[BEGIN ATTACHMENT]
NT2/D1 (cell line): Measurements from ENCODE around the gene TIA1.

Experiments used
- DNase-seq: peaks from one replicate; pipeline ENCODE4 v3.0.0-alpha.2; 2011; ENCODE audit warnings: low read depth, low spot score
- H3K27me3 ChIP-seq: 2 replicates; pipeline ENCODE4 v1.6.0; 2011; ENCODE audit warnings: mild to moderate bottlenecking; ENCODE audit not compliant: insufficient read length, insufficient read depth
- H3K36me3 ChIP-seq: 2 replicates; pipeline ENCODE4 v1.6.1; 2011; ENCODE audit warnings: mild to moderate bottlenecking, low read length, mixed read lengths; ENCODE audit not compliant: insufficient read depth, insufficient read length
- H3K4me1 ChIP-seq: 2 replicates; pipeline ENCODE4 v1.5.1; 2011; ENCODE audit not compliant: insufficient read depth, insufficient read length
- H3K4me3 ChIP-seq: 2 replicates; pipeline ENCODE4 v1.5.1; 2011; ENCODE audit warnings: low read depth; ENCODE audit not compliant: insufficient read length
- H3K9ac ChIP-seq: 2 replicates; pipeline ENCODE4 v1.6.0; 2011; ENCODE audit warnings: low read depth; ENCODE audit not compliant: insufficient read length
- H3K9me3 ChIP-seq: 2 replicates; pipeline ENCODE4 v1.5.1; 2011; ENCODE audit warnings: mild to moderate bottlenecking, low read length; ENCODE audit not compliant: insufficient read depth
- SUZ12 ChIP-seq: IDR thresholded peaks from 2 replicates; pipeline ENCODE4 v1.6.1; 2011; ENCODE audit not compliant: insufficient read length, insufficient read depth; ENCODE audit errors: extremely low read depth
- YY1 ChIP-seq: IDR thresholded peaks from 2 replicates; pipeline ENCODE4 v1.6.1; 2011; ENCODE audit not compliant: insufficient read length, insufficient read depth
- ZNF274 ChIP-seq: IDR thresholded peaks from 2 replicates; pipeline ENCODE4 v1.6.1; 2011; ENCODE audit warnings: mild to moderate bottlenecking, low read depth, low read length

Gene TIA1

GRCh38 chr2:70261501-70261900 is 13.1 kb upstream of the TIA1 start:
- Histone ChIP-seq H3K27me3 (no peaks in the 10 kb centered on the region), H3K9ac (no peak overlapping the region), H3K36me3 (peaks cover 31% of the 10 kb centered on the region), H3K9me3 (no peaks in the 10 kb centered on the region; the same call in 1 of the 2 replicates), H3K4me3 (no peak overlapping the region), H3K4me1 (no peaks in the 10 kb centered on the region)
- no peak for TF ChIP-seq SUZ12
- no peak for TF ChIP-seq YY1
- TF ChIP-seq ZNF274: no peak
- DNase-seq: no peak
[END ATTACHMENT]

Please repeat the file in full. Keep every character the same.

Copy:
NT2/D1 (cell line): Measurements from ENCODE around the gene TIA1.

Experiments used
- DNase-seq: peaks from one replicate; pipeline ENCODE4 v3.0.0-alpha.2; 2011; ENCODE audit warnings: low read depth, low spot score
- H3K27me3 ChIP-seq: 2 replicates; pipeline ENCODE4 v1.6.0; 2011; ENCODE audit warnings: mild to moderate bottlenecking; ENCODE audit not compliant: insufficient read length, insufficient read depth
- H3K36me3 ChIP-seq: 2 replicates; pipeline ENCODE4 v1.6.1; 2011; ENCODE audit warnings: mild to moderate bottlenecking, low read length, mixed read lengths; ENCODE audit not compliant: insufficient read depth, insufficient read length
- H3K4me1 ChIP-seq: 2 replicates; pipeline ENCODE4 v1.5.1; 2011; ENCODE audit not compliant: insufficient read depth, insufficient read length
- H3K4me3 ChIP-seq: 2 replicates; pipeline ENCODE4 v1.5.1; 2011; ENCODE audit warnings: low read depth; ENCODE audit not compliant: insufficient read length
- H3K9ac ChIP-seq: 2 replicates; pipeline ENCODE4 v1.6.0; 2011; ENCODE audit warnings: low read depth; ENCODE audit not compliant: insufficient read length
- H3K9me3 ChIP-seq: 2 replicates; pipeline ENCODE4 v1.5.1; 2011; ENCODE audit warnings: mild to moderate bottlenecking, low read length; ENCODE audit not compliant: insufficient read depth
- SUZ12 ChIP-seq: IDR thresholded peaks from 2 replicates; pipeline ENCODE4 v1.6.1; 2011; ENCODE audit not compliant: insufficient read length, insufficient read depth; ENCODE audit errors: extremely low read depth
- YY1 ChIP-seq: IDR thresholded peaks from 2 replicates; pipeline ENCODE4 v1.6.1; 2011; ENCODE audit not compliant: insufficient read length, insufficient read depth
- ZNF274 ChIP-seq: IDR thresholded peaks from 2 replicates; pipeline ENCODE4 v1.6.1; 2011; ENCODE audit warnings: mild to moderate bottlenecking, low read depth, low read length

Gene TIA1

GRCh38 chr2:70261501-70261900 is 13.1 kb upstream of the TIA1 start:
- Histone ChIP-seq H3K27me3 (no peaks in the 10 kb centered on the region), H3K9ac (no peak overlapping the region), H3K36me3 (peaks cover 31% of the 10 kb centered on the region), H3K9me3 (no peaks in the 10 kb centered on the region; the same call in 1 of the 2 replicates), H3K4me3 (no peak overlapping the region), H3K4me1 (no peaks in the 10 kb centered on the region)
- no peak for TF ChIP-seq SUZ12
- no peak for TF ChIP-seq YY1
- TF ChIP-seq ZNF274: no peak
- DNase-seq: no peak